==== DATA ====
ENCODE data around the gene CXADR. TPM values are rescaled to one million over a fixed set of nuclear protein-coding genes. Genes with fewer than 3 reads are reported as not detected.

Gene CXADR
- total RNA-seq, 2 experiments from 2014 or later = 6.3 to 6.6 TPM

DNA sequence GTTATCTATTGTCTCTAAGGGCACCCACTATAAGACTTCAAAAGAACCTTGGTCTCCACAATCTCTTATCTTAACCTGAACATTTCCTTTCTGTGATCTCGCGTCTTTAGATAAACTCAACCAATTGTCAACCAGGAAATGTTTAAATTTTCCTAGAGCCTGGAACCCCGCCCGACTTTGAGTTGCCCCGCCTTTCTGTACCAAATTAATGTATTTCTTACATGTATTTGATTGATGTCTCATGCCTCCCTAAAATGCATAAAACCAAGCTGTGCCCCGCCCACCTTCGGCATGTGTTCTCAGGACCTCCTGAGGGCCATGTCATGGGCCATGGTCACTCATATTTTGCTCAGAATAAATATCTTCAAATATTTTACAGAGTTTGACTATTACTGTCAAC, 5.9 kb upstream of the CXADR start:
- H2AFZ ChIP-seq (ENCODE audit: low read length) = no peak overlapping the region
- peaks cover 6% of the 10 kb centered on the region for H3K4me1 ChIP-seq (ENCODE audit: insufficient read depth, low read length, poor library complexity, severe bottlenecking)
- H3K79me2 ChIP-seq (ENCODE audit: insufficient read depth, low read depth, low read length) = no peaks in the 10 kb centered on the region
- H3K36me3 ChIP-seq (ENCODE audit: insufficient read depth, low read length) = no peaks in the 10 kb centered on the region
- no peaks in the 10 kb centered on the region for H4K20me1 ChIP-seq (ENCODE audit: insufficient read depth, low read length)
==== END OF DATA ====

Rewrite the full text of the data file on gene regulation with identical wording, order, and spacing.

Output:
ENCODE data around the gene CXADR. TPM values are rescaled to one million over a fixed set of nuclear protein-coding genes. Genes with fewer than 3 reads are reported as not detected.

Gene CXADR
- total RNA-seq, 2 experiments from 2014 or later = 6.3 to 6.6 TPM

DNA sequence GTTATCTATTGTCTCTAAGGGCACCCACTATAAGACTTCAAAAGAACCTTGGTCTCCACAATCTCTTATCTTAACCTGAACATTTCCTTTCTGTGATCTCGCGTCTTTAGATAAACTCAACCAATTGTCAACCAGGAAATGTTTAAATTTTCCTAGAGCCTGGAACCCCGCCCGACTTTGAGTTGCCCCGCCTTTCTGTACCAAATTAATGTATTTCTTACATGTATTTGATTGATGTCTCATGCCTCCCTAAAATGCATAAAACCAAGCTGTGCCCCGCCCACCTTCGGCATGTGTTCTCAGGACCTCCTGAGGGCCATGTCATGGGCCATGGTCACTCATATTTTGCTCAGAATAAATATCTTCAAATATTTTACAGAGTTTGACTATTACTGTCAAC, 5.9 kb upstream of the CXADR start:
- H2AFZ ChIP-seq (ENCODE audit: low read length) = no peak overlapping the region
- peaks cover 6% of the 10 kb centered on the region for H3K4me1 ChIP-seq (ENCODE audit: insufficient read depth, low read length, poor library complexity, severe bottlenecking)
- H3K79me2 ChIP-seq (ENCODE audit: insufficient read depth, low read depth, low read length) = no peaks in the 10 kb centered on the region
- H3K36me3 ChIP-seq (ENCODE audit: insufficient read depth, low read length) = no peaks in the 10 kb centered on the region
- no peaks in the 10 kb centered on the region for H4K20me1 ChIP-seq (ENCODE audit: insufficient read depth, low read length)